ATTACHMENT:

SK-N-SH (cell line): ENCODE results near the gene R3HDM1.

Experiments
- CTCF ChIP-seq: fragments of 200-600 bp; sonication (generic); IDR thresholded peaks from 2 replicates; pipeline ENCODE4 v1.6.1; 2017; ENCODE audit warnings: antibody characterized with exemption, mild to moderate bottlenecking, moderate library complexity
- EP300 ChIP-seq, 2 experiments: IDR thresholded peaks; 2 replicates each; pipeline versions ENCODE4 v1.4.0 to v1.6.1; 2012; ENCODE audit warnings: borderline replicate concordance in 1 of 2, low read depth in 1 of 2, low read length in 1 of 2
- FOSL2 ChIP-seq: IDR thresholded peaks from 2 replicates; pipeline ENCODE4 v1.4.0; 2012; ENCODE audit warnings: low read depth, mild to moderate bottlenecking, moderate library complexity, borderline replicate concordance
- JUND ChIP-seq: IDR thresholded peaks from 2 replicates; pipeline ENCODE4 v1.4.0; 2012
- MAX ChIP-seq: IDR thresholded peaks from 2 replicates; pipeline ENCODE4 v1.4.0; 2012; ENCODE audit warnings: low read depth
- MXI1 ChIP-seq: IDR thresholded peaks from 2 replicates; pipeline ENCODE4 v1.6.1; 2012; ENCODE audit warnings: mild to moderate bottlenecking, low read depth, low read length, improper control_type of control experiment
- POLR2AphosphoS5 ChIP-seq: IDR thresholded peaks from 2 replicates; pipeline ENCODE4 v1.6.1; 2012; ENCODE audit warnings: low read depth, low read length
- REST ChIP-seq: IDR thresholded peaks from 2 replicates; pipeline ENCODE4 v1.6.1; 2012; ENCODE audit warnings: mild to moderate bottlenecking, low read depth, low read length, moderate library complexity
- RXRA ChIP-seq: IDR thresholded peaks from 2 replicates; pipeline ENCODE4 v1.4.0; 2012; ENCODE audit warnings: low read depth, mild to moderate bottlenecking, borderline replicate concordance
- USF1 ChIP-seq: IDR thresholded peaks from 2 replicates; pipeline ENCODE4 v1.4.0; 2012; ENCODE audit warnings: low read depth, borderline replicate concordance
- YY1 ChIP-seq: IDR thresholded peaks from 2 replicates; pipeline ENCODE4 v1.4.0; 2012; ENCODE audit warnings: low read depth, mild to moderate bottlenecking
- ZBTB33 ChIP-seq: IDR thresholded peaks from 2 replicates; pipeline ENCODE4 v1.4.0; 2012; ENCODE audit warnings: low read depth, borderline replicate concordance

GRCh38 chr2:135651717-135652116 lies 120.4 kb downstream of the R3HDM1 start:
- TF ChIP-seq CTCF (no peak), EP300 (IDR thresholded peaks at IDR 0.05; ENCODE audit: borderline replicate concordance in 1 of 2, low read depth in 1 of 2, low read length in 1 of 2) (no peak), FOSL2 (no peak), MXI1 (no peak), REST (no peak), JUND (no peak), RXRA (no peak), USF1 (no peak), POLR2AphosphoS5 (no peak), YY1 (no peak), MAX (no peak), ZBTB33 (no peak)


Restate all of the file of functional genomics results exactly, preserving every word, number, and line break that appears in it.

SK-N-SH (cell line): ENCODE results near the gene R3HDM1.

Experiments
- CTCF ChIP-seq: fragments of 200-600 bp; sonication (generic); IDR thresholded peaks from 2 replicates; pipeline ENCODE4 v1.6.1; 2017; ENCODE audit warnings: antibody characterized with exemption, mild to moderate bottlenecking, moderate library complexity
- EP300 ChIP-seq, 2 experiments: IDR thresholded peaks; 2 replicates each; pipeline versions ENCODE4 v1.4.0 to v1.6.1; 2012; ENCODE audit warnings: borderline replicate concordance in 1 of 2, low read depth in 1 of 2, low read length in 1 of 2
- FOSL2 ChIP-seq: IDR thresholded peaks from 2 replicates; pipeline ENCODE4 v1.4.0; 2012; ENCODE audit warnings: low read depth, mild to moderate bottlenecking, moderate library complexity, borderline replicate concordance
- JUND ChIP-seq: IDR thresholded peaks from 2 replicates; pipeline ENCODE4 v1.4.0; 2012
- MAX ChIP-seq: IDR thresholded peaks from 2 replicates; pipeline ENCODE4 v1.4.0; 2012; ENCODE audit warnings: low read depth
- MXI1 ChIP-seq: IDR thresholded peaks from 2 replicates; pipeline ENCODE4 v1.6.1; 2012; ENCODE audit warnings: mild to moderate bottlenecking, low read depth, low read length, improper control_type of control experiment
- POLR2AphosphoS5 ChIP-seq: IDR thresholded peaks from 2 replicates; pipeline ENCODE4 v1.6.1; 2012; ENCODE audit warnings: low read depth, low read length
- REST ChIP-seq: IDR thresholded peaks from 2 replicates; pipeline ENCODE4 v1.6.1; 2012; ENCODE audit warnings: mild to moderate bottlenecking, low read depth, low read length, moderate library complexity
- RXRA ChIP-seq: IDR thresholded peaks from 2 replicates; pipeline ENCODE4 v1.4.0; 2012; ENCODE audit warnings: low read depth, mild to moderate bottlenecking, borderline replicate concordance
- USF1 ChIP-seq: IDR thresholded peaks from 2 replicates; pipeline ENCODE4 v1.4.0; 2012; ENCODE audit warnings: low read depth, borderline replicate concordance
- YY1 ChIP-seq: IDR thresholded peaks from 2 replicates; pipeline ENCODE4 v1.4.0; 2012; ENCODE audit warnings: low read depth, mild to moderate bottlenecking
- ZBTB33 ChIP-seq: IDR thresholded peaks from 2 replicates; pipeline ENCODE4 v1.4.0; 2012; ENCODE audit warnings: low read depth, borderline replicate concordance

GRCh38 chr2:135651717-135652116 lies 120.4 kb downstream of the R3HDM1 start:
- TF ChIP-seq CTCF (no peak), EP300 (IDR thresholded peaks at IDR 0.05; ENCODE audit: borderline replicate concordance in 1 of 2, low read depth in 1 of 2, low read length in 1 of 2) (no peak), FOSL2 (no peak), MXI1 (no peak), REST (no peak), JUND (no peak), RXRA (no peak), USF1 (no peak), POLR2AphosphoS5 (no peak), YY1 (no peak), MAX (no peak), ZBTB33 (no peak)